BRUSSELS — The European Union on Thursday recommended approval of $11.6 billion in new loans for Greece, calling the government's efforts to cut spending "impressive."
Of that, $8.4 billion is to come from the EU's 16 euro zone countries, with the rest coming from the International Monetary Fund. Payout of the funds needs approval from euro zone governments.
In a report on Greece's commitment to economic reforms and austerity, the European Commission gave a thumbs-up to Greece's efforts to cut spending and raise new tax revenue, saying they merited the release of the loans.
"Greece has managed impressive budgetary consolidation during the first half of 2010 and has achieved swift progress with major structural reforms," said Monetary Affairs Commissioner Olli Rehn.
He said the country's deficit has fallen by 46 percent through the first half of 2010, a reduction that has been "faster than planned." Public spending has dropped 17 percent compared with that of the first half of 2009.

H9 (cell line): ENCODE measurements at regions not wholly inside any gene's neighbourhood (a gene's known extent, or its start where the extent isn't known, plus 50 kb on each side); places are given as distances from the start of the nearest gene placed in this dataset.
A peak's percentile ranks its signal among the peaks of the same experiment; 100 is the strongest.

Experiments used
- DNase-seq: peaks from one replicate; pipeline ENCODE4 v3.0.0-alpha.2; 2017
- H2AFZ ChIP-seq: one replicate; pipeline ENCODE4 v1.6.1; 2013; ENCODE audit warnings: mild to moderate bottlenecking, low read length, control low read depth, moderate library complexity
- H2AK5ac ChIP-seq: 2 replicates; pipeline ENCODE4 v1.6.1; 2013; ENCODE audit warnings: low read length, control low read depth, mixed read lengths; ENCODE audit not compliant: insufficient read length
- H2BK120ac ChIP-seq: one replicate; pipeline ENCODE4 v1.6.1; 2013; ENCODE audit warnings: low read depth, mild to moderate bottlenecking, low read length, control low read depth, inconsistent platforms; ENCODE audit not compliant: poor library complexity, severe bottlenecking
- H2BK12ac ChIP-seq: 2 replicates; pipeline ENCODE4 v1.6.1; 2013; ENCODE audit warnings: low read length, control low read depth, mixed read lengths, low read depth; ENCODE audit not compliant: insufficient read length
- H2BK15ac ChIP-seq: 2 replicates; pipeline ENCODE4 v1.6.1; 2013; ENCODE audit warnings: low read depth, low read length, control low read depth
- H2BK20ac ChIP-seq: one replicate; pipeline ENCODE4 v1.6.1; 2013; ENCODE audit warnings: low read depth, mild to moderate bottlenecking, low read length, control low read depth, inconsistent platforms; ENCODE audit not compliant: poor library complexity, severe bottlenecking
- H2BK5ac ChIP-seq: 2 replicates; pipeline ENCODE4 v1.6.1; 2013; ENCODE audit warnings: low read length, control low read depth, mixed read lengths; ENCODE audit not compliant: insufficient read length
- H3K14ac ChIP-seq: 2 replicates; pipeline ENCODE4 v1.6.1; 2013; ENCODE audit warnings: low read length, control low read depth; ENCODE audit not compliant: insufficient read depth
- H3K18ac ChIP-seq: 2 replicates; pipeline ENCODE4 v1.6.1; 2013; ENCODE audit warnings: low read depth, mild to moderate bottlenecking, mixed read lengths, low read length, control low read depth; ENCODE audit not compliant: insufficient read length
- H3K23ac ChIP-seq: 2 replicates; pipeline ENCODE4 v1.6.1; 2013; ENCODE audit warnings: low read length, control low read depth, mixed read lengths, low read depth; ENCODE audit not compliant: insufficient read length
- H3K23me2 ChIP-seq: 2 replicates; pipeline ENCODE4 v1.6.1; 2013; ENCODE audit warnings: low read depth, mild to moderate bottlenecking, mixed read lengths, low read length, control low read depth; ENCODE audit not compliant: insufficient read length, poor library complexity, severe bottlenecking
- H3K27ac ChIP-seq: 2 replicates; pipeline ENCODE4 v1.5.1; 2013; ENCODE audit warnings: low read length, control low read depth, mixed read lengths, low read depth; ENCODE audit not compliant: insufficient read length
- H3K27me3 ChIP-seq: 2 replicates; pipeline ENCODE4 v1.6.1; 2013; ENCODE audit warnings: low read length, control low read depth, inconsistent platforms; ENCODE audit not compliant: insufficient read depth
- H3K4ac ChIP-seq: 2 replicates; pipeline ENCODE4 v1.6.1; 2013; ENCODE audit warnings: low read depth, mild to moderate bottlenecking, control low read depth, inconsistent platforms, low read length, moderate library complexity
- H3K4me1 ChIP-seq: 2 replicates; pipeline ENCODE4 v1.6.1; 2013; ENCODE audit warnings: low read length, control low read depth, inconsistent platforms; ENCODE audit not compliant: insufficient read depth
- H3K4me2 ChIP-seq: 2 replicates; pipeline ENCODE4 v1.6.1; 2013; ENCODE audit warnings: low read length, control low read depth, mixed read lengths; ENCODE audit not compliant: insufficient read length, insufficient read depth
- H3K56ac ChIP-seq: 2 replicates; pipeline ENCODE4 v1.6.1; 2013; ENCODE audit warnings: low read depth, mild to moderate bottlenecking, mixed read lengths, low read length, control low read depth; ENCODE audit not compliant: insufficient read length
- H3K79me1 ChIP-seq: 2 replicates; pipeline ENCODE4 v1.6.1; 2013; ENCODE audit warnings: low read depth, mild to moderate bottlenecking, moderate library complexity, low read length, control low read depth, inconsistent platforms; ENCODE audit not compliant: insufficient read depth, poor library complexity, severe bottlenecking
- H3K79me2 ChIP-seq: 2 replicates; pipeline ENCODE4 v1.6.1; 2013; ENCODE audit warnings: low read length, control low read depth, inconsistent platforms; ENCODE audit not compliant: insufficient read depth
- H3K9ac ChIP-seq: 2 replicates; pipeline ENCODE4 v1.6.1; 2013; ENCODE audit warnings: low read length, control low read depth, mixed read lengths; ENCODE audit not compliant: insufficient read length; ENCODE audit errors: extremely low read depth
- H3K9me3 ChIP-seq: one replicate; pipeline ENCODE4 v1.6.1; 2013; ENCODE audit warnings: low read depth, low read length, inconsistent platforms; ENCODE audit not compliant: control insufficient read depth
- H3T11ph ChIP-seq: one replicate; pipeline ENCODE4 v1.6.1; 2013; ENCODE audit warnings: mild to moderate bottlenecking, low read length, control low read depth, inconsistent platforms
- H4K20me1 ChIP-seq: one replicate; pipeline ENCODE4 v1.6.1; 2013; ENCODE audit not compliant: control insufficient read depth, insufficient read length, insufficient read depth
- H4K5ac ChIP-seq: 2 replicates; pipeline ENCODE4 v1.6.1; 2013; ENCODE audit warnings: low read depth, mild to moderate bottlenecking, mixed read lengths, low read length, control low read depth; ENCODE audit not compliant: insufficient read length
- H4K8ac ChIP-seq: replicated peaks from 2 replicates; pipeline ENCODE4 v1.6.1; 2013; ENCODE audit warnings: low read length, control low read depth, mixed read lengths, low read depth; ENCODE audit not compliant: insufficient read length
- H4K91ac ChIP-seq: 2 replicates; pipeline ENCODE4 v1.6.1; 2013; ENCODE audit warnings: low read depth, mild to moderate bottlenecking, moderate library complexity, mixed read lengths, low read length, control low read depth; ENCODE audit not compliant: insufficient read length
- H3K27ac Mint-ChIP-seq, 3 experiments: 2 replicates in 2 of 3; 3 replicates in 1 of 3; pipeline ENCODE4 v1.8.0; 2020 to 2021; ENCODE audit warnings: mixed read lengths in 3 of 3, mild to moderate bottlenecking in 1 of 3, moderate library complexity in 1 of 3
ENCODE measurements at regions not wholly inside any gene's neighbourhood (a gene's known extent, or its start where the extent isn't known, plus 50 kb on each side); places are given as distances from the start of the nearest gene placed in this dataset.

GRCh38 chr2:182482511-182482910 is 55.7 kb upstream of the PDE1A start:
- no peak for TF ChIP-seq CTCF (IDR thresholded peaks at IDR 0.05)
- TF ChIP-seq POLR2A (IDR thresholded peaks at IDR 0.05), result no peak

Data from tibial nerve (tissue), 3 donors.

Rehn cautioned that "despite significant progress … challenges and risks remain. The main immediate challenge is to safeguard adequate liquidity and financial stability of the banking sector."
At the same time, he said, the structural reforms need "to be pressed ahead to unleash the huge potential for raising growth."
Rehn said he expects the finance ministers of the 16-nation euro zone to approve new lending at a meeting Sept. 7.
The EU and the IMF agreed in the spring to a three-year rescue deal worth $141.6 billion. Greece has already received $25.75 billion, of which $20 billion came from its EU partners and the remainder from the IMF.
On Aug. 5, officials on a joint EU-IMF mission to Athens said Greece has made progress in cleaning up its finances. Greece's excessive debt triggered a financial crisis this year that eroded confidence in the euro.
The European Commission said that in the first half of 2010, not only did the Greek deficit decline, but cash spending also fell by 16.9 percent, compared with spending in the first half of 2009, reflecting cuts in public sector wages and capital expenditure.
"Progress with pension and public administration reform has been made ahead of schedule," the EU added.